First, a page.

From: Fredrik Blomqvist (fredrik_blomqvist_at_[hidden])
Date: 2004-04-11 16:55:31
[Note: I initially intended to send this mail couple of days ago, but I've
offline during easter. Hence a couple of the comments have since become
adressed. I choose to post anyway for completeness.]
Thorsten Ottosen wrote:
>> * Have you read this article by Andrei Alexandrescu?
> I might have a long time ago. Anyway, the goal seems to be different.
> His problem is:
> "How can you pass a varying number of arguments to a function and
> maintain type safety?"
Yes that's understood. But please note that Andrei's code can be used for
assignment/initialization purposes also.
>> One advantage of an approach like the above, which I personally
>> value, is the ability to do const-initialization: vector<foo> const
>> v = make_vec(...);
> True. I think my view has been that it could be done by calling a
> function, but that would not give the direct overview you're talking
Exactly. I believe it greatly benefits usability.
> I can see two disadvanteges:
> 1. performance (not important to most)
Yes, I thought about this. Have not made any measurements though. If not the
optimizer (RVO) handles it good enough some "move-magic" should be able to
> 2. loss of generality: The implementer needs to inherit from each
> supported container XX + write make_XX
Well, not quite (IIUC). Andrei's code uses inheritance but same syntax can
using conversion operators also. Thus an implementation can still forward to
insert_elem<> to be provided by the end user.
>> * Another variant similar to the above is to use a function-template
>> as a pure "type grabber" and provide a conversion operator for the
>> chaining proxy. This allows syntax like: container<T> const c =
>> init(c)(..)(..) ; This technique is used in Leor Z's lib, as I'm
>> sure you're aware.
> yes. It looks a bit wierd when using a comma list. If you have a const
> sequence, array<T,x> would probably do, right?
hmm, not sure I understand? You mean the fact that a comma list would need
>> * What's the reason for removing the enum_* initialization mentioned
>> in your Codeproject article?
>> http://www.codeproject.com/vcpp/stl/PGIL.asp Is something similar
>> planned to be added later?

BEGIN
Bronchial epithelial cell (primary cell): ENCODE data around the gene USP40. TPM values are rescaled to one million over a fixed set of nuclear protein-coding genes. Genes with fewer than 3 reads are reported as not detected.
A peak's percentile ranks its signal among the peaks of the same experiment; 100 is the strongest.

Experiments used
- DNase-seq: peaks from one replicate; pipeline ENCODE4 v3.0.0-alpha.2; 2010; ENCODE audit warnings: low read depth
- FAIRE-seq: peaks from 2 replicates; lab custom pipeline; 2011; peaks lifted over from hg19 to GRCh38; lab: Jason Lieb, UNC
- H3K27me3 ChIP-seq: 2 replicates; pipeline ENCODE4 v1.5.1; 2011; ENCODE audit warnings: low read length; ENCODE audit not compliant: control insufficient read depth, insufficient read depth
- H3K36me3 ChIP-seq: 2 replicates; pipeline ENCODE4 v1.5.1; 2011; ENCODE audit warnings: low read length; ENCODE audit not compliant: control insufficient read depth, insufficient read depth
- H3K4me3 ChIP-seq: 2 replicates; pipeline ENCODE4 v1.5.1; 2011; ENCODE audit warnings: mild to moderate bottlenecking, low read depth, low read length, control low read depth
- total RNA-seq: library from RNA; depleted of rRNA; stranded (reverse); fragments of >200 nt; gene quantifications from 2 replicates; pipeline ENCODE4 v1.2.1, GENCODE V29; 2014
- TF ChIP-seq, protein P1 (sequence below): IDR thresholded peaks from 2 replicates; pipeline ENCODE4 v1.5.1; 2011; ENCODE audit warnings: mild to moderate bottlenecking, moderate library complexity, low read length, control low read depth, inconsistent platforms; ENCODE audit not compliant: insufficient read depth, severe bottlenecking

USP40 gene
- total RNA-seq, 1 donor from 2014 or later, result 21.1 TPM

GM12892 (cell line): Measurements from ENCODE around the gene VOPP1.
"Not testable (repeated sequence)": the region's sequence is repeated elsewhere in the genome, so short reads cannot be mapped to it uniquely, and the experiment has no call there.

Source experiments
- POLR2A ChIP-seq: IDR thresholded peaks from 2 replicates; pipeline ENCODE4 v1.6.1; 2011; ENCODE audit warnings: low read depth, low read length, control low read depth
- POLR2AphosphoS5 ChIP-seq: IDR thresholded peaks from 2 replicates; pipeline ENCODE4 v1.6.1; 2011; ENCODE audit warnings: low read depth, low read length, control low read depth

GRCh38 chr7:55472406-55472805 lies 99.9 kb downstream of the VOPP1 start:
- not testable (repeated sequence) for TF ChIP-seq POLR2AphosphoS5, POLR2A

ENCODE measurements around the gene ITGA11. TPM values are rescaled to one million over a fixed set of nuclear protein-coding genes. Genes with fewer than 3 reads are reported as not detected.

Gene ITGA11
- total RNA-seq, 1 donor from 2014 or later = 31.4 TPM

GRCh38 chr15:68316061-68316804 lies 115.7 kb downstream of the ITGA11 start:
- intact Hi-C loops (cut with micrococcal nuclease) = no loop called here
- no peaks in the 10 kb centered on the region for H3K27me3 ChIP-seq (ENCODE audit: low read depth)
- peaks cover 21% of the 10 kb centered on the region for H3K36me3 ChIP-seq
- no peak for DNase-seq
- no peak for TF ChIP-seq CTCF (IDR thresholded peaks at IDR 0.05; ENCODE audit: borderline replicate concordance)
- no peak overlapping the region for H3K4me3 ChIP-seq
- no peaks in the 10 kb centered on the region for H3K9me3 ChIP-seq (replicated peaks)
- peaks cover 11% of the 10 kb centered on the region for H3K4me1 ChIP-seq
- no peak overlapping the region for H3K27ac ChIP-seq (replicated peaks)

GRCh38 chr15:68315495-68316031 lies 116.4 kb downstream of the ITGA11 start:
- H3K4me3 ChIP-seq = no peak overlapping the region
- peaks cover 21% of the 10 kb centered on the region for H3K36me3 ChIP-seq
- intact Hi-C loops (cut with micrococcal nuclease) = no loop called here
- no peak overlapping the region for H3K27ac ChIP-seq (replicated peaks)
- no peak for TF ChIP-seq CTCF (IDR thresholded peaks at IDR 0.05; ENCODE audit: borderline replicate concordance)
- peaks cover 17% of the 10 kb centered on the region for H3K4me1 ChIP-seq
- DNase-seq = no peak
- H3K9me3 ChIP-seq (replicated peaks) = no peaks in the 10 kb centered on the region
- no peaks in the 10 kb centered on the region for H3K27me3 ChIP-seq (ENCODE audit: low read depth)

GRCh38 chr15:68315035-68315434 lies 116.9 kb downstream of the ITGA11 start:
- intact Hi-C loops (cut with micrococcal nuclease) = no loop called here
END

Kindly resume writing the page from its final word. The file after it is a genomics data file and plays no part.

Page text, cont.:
> It's not planned because the stuff got a bad reception. In
> particular, it overlaps with boost::counting_iterator, although I
> still think counting iterator requires too much typing.
Ok, sounds reasonable. I was mostly curious since no rationale was given.
Easier to Add things later than Remove later...
> And since I went away from suporting any form of initialization, I
> called the lib "assignment" instead (since some were against calling
> it initialization in a broader sense).
I view both initialization and assignment as so closely related that a
separation feels artificial. This is a _convenience_ util after all.
In the same sense being able to construct inline-containers for function
is just a nice "spin-off" :)
>> * I think the documentation for initialization of boost::graph,
>> uBlas etc should be moved to separate chapters (files). The lib will
>> most surely grow and a separated structure for adding docs for new
>> components could just as well be used right away.
> Ok, there is a general question that also must be answered; should
> these things even be in this lib (compared to being in the libs they
I think this issue should be discussed more broadly since it affects more
this lib. The upcoming Boost.Serialization lib will for example face exactly
In the short term though I'd say they should just go into the assignment
lib, and then
later possibly relocated according to a boost-wide policy.
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